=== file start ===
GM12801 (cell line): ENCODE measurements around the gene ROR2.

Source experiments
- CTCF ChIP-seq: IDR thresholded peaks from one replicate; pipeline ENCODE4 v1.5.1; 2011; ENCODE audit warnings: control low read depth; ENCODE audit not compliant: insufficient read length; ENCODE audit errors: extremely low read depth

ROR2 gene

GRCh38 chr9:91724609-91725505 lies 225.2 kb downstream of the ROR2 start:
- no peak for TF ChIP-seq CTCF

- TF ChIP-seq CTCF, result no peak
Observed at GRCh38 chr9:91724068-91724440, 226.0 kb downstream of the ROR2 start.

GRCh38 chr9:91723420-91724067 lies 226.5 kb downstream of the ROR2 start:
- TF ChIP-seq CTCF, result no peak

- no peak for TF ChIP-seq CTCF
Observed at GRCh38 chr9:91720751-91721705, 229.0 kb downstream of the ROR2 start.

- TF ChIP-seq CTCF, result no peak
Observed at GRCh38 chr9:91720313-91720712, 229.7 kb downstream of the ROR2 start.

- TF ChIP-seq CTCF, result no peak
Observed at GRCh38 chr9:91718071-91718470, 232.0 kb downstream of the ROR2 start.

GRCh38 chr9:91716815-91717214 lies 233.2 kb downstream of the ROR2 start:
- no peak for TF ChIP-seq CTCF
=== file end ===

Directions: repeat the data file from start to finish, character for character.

GM12801 (cell line): ENCODE measurements around the gene ROR2.

Source experiments
- CTCF ChIP-seq: IDR thresholded peaks from one replicate; pipeline ENCODE4 v1.5.1; 2011; ENCODE audit warnings: control low read depth; ENCODE audit not compliant: insufficient read length; ENCODE audit errors: extremely low read depth

ROR2 gene

GRCh38 chr9:91724609-91725505 lies 225.2 kb downstream of the ROR2 start:
- no peak for TF ChIP-seq CTCF

- TF ChIP-seq CTCF, result no peak
Observed at GRCh38 chr9:91724068-91724440, 226.0 kb downstream of the ROR2 start.

GRCh38 chr9:91723420-91724067 lies 226.5 kb downstream of the ROR2 start:
- TF ChIP-seq CTCF, result no peak

- no peak for TF ChIP-seq CTCF
Observed at GRCh38 chr9:91720751-91721705, 229.0 kb downstream of the ROR2 start.

- TF ChIP-seq CTCF, result no peak
Observed at GRCh38 chr9:91720313-91720712, 229.7 kb downstream of the ROR2 start.

- TF ChIP-seq CTCF, result no peak
Observed at GRCh38 chr9:91718071-91718470, 232.0 kb downstream of the ROR2 start.

GRCh38 chr9:91716815-91717214 lies 233.2 kb downstream of the ROR2 start:
- no peak for TF ChIP-seq CTCF